September 13th, 2013

Nordic APIs

Nordic APIsIt looks like the remainder of September will provide a bounty of learning opportunities for those of you interested in diving deeper into API design.  To start with, Mike Amundsen and I will be continuing our Layer 7 API Academy workshop tour in Montreal and Calgary. In addition to our API Academy events, Mike will be hosting his annual conference related to all things REST with RESTFest 2013. I had the pleasure of attending last year and I highly recommend going if you are interested in thought-provoking conversation and ideas in the hypermedia domain.

On the other side of the ocean and closer to home for me is next week’s Nordic APIs conference in Stockholm (September 18-19).  I’ve been to a few of the smaller API design conferences that the Nordic APIs team has put on and I can say without a doubt that this will be a conference worth attending.  They’ve always done a great job of putting together sessions that will appeal to developers on the leading edge of API design as well as those who are looking for practical solutions.

I’ll be delivering a keynote presentation on a developer experience (DX) oriented design approach for APIs. My colleague Holger Reinhardt will be talking about the Internet of Things and Aran White will be delivering a demonstration of the Layer 7 product line. Of course, the great value in events like this comes from the serendipitous conversations that take place outside the agenda and Holger, Aran and I are really looking forward to swapping war stories with Nordic API attendees.

While I’m sad that I won’t be able to join Mike at RESTFest this year, I’m overjoyed at the reason I can’t go. I’m continually amazed at how much the European API design community has grown and watching the Nordic event grow from a few small events into a major conference has been eye opening. Not too long ago, it was difficult to find API design events to attend but now we are spoiled for choice. It’s a great indication of the continued interest in and growth of Web-based APIs.

August 30th, 2013

Kobo Says Goodbye to the Goodreads API

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Kodo/GoodreadsAn API-related news item that caught my interest earlier today speaks volumes about the nature of the burgeoning API market. Kobo  (a seller of eBook readers), has decided to stop using the open book recommendation and review API provided by Goodreads. The reason?  The social site for avid readers was acquired a few months ago by Amazon, which just happens to lead the eBook reader market with its Kindle product.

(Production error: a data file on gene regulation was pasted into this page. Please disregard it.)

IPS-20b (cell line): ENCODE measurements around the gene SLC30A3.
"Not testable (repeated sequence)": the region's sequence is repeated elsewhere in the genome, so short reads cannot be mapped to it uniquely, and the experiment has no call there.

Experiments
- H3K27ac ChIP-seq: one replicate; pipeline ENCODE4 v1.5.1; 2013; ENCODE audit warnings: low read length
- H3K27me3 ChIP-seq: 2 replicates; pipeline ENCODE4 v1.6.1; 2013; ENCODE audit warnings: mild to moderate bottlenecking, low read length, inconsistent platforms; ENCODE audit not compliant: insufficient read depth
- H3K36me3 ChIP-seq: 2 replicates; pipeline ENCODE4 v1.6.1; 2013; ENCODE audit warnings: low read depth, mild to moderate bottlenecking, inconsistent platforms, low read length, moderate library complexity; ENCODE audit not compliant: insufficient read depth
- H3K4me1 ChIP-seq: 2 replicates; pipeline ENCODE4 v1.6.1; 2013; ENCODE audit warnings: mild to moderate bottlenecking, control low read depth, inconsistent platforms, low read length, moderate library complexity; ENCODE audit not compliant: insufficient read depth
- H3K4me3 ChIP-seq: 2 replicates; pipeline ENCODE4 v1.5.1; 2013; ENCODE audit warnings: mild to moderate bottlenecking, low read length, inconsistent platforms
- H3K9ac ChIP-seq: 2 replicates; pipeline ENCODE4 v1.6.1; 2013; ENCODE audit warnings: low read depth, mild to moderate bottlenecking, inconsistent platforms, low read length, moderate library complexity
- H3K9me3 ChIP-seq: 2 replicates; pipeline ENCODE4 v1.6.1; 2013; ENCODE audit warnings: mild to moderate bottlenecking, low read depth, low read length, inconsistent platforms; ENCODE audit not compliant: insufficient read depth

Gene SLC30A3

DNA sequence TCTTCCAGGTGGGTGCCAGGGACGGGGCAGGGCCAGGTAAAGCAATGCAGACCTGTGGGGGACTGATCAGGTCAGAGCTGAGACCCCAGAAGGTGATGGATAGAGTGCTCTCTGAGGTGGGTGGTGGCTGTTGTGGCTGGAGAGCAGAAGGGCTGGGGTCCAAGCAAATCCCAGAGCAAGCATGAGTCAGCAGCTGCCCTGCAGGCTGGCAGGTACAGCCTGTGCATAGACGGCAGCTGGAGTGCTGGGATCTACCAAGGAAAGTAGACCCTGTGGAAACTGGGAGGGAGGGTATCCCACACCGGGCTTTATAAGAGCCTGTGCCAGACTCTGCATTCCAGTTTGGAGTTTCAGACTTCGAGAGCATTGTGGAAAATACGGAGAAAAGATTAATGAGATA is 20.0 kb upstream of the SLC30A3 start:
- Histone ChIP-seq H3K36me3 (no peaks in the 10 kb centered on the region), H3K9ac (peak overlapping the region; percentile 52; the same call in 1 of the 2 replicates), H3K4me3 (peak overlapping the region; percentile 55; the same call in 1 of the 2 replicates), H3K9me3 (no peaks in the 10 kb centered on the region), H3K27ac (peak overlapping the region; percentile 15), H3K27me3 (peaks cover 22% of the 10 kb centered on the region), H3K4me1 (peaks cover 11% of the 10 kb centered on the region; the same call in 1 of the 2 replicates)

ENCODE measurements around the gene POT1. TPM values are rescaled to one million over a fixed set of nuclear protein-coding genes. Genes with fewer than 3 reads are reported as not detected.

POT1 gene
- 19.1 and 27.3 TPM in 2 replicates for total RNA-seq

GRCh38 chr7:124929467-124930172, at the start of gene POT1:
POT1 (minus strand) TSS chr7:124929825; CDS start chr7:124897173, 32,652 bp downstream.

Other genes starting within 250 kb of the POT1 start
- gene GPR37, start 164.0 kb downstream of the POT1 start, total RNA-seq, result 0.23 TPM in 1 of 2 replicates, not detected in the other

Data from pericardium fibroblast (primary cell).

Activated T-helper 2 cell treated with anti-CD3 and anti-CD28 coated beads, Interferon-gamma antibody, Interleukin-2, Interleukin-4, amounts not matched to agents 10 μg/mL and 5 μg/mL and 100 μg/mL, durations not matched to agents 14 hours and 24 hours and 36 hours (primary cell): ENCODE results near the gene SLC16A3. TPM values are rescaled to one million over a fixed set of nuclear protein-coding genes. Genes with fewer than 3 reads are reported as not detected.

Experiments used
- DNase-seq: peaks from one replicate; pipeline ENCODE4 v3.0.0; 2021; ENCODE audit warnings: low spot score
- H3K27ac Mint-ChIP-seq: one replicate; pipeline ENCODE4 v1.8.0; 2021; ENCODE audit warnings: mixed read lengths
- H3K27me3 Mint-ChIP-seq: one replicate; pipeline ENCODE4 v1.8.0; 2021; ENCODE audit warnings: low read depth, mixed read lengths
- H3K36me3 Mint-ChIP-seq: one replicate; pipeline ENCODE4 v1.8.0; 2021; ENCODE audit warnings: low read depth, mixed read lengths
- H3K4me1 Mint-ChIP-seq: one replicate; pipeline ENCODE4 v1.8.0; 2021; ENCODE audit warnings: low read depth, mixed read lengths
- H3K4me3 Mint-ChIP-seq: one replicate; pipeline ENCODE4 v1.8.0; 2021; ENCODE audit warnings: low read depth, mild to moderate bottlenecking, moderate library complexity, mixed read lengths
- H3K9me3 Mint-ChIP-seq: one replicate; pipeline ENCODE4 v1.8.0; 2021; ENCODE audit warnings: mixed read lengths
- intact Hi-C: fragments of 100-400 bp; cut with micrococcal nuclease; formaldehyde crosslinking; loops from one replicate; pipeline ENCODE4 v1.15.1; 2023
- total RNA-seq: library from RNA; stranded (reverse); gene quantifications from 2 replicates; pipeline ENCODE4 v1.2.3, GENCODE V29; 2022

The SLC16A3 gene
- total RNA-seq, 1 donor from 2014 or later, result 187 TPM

Acquisitions impacting business partnerships isn’t a new concept. But this event is significant because it highlights a few truths in the Web API space…

APIs Can Change Hands
At one time, Kobo was using a public API offered by a company that had developed a review and recommendation engine that was a serious competitor to Amazon’s.  But – post-acquisition – Kobo found itself in the awkward position of doing business with its main competitor. Not a deal-breaker in itself but it shifted the relationship enough that Kobo had to walk away.

APIs Need to be Mutually Beneficial
Doing business with a competitor is a normal part of most large operations and when your competitor casts as massive a shadow as Amazon does, it becomes almost unavoidable. But public API consumers like Kobo can find themselves in the unenviable position of not having any leverage when consuming a free API. To support a long-lasting business relationship, it is important that both sides benefit from the contract. Kobo’s benefit was obvious – offering readers a high-quality recommendation and review interface translated to a richer user experience and increased sales potential.

So, what did Goodreads get out of the arrangement? From the site’s public terms of service, it appears that marketability and branding were big drivers, as API consumers must display Goodreads branding and links to comply. Kobo may have made a special commercial arrangement with the Goodreads site in order to use its API commercially but it is unlikely to have been one that would have benefited Amazon enough to make it worth supporting a competitor. Once Amazon purchased the Goodreads company and its data, the balance of benefit shifted towards Kobo.

API Providers Can Lose Customers
What I find most fascinating about this story is the fact that Kobo stopped using the Goodreads API before Amazon forced it to. As far as I can tell, the terms haven’t changed significantly, the data is still available and Amazon has stated that it plans to keep the API open for Kobo. Despite all this, Kobo made a decision to walk away. Perhaps taking a hit on features now made more sense than being at the mercy of one of its biggest competitors. For API providers, it is a reminder that your consumers aren’t forced to continue using your APIs. In the future, providers may find that keeping consumers happy becomes just as important as finding them in the first place.